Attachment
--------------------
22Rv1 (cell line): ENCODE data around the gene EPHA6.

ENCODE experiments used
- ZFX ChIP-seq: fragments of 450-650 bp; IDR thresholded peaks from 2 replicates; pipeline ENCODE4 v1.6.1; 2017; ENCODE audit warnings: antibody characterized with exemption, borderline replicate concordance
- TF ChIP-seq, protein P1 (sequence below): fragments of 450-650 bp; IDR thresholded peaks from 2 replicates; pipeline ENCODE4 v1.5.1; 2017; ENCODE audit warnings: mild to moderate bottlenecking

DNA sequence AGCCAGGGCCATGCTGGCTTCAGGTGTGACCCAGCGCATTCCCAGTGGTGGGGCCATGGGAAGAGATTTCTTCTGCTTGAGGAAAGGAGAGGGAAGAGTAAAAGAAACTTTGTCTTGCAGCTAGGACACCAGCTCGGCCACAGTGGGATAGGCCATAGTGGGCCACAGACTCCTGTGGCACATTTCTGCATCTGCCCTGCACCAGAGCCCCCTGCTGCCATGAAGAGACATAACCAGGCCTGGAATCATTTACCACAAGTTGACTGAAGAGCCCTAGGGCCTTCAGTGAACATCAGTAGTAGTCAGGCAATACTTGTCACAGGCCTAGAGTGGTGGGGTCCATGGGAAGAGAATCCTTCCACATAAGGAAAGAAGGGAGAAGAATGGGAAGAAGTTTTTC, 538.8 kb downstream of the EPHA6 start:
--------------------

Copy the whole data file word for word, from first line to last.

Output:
22Rv1 (cell line): ENCODE data around the gene EPHA6.

ENCODE experiments used
- ZFX ChIP-seq: fragments of 450-650 bp; IDR thresholded peaks from 2 replicates; pipeline ENCODE4 v1.6.1; 2017; ENCODE audit warnings: antibody characterized with exemption, borderline replicate concordance
- TF ChIP-seq, protein P1 (sequence below): fragments of 450-650 bp; IDR thresholded peaks from 2 replicates; pipeline ENCODE4 v1.5.1; 2017; ENCODE audit warnings: mild to moderate bottlenecking

DNA sequence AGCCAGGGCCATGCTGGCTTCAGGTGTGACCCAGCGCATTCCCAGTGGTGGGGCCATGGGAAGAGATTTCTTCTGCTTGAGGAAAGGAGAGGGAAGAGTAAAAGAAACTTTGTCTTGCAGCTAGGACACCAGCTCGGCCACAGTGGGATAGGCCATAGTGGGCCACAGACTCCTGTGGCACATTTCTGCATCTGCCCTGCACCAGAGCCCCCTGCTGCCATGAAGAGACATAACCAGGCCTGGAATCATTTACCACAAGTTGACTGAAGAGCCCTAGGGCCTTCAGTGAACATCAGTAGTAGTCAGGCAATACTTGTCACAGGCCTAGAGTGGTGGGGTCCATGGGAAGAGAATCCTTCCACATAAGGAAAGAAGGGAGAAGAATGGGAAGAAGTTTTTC, 538.8 kb downstream of the EPHA6 start: